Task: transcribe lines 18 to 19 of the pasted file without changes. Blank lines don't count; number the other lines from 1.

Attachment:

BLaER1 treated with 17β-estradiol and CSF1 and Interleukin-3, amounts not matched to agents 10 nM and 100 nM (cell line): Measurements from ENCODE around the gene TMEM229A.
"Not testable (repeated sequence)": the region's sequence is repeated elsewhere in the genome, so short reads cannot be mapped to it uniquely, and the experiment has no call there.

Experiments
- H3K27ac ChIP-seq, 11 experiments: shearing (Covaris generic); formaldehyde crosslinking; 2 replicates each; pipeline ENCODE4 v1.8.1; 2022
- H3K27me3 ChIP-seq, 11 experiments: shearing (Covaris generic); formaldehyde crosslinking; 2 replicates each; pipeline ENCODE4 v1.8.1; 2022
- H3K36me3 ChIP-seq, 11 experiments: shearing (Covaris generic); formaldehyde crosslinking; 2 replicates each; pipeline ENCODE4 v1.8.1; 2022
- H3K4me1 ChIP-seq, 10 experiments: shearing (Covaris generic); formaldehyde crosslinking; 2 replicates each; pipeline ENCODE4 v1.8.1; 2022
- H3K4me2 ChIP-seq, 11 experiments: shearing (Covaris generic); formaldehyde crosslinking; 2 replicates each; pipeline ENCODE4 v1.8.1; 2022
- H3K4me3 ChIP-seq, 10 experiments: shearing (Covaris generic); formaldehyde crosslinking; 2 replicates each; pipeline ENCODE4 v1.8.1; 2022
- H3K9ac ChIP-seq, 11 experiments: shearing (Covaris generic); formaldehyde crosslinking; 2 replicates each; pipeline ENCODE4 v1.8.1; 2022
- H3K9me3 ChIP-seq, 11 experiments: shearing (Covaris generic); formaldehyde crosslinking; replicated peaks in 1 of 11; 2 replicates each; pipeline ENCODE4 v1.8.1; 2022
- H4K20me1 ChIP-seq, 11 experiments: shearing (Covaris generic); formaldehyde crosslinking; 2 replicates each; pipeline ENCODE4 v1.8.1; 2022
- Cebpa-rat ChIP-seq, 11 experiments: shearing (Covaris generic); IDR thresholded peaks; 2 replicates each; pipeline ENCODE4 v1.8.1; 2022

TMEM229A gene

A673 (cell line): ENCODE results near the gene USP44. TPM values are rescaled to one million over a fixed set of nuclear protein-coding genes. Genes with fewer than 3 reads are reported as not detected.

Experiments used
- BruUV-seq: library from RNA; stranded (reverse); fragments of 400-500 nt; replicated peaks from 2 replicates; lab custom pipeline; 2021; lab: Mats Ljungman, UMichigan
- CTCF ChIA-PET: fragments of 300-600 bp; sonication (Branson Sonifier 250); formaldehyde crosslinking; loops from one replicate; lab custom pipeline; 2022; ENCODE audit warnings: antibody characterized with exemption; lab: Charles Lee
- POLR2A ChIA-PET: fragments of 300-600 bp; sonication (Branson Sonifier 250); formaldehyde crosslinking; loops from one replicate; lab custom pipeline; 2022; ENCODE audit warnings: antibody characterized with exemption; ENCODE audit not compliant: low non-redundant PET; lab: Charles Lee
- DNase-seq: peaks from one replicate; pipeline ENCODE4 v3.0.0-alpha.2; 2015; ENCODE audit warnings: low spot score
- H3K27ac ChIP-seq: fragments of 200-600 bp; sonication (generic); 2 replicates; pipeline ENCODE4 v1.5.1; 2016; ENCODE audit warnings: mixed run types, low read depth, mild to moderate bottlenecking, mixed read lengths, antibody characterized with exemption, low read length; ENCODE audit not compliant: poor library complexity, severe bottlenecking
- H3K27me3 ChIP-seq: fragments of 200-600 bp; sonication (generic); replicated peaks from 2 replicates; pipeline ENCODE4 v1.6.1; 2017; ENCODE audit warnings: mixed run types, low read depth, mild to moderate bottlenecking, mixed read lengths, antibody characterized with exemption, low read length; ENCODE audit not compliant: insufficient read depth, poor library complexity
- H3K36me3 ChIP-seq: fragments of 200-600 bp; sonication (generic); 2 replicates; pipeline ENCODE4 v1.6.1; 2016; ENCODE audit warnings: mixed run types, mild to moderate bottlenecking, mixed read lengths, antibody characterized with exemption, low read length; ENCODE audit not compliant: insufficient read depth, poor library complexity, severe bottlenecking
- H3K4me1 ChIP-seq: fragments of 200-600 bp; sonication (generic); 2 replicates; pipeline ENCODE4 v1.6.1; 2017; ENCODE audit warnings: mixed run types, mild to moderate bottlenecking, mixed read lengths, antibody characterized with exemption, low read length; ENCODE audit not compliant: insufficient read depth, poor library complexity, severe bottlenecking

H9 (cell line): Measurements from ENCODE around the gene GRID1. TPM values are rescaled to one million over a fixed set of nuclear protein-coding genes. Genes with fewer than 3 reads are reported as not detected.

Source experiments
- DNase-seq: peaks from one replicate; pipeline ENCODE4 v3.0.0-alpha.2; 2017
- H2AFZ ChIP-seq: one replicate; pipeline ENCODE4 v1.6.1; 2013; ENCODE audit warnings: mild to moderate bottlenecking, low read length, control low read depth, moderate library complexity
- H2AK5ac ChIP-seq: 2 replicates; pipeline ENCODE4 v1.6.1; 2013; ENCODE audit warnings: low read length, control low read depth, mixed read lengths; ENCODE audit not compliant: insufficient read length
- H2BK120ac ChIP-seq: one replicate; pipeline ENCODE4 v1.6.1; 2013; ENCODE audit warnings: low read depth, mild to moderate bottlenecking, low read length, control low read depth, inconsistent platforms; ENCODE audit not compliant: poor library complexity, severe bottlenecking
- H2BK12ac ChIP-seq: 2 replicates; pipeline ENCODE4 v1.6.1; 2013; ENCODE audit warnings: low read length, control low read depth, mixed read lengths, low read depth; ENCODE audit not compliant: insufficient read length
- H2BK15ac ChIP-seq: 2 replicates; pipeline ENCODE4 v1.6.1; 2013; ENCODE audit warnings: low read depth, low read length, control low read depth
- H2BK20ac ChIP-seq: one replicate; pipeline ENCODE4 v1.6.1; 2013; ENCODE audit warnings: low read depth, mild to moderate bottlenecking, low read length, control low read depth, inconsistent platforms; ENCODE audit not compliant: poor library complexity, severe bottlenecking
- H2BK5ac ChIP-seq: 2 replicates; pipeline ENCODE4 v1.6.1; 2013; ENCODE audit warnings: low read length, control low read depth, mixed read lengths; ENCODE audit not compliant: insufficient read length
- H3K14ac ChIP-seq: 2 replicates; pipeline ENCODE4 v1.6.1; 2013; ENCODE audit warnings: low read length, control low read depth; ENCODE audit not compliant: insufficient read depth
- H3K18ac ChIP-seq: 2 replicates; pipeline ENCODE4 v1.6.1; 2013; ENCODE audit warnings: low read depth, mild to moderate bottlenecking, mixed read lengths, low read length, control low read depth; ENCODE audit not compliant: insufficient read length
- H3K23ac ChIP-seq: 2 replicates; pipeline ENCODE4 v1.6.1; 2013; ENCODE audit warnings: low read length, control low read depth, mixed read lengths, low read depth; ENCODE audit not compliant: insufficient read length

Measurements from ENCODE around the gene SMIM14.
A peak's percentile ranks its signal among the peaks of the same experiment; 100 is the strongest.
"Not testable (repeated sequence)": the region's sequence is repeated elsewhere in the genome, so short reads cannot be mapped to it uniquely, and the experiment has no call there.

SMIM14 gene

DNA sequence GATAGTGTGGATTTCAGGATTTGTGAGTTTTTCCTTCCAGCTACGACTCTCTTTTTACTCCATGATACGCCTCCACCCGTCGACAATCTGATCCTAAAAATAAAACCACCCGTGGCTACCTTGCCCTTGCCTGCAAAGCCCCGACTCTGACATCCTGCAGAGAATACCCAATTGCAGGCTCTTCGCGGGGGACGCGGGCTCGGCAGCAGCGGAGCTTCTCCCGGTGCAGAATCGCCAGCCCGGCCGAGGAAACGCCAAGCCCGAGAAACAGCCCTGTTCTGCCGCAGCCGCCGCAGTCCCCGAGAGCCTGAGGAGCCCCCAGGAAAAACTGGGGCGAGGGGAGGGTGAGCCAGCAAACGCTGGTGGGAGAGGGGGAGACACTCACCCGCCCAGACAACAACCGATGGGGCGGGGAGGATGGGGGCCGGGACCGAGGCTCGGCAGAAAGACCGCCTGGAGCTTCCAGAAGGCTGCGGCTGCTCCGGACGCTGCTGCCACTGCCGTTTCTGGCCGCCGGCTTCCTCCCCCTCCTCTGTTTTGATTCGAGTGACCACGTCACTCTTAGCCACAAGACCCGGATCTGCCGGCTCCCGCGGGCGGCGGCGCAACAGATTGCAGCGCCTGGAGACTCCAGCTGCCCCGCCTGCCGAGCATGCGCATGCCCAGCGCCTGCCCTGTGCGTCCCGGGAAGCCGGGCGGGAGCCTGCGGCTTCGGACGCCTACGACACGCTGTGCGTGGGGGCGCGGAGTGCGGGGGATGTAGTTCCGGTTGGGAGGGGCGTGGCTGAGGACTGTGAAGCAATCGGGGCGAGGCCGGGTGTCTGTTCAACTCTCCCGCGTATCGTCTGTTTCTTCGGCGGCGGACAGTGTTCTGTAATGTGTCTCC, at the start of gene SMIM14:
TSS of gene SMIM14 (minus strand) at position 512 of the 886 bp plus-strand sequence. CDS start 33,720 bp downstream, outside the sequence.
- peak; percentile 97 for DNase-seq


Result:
- CTCF ChIA-PET: fragments of 300-600 bp; sonication (Branson Sonifier 250); formaldehyde crosslinking; loops from one replicate; lab custom pipeline; 2022; ENCODE audit warnings: antibody characterized with exemption; lab: Charles Lee
- POLR2A ChIA-PET: fragments of 300-600 bp; sonication (Branson Sonifier 250); formaldehyde crosslinking; loops from one replicate; lab custom pipeline; 2022; ENCODE audit warnings: antibody characterized with exemption; ENCODE audit not compliant: low non-redundant PET; lab: Charles Lee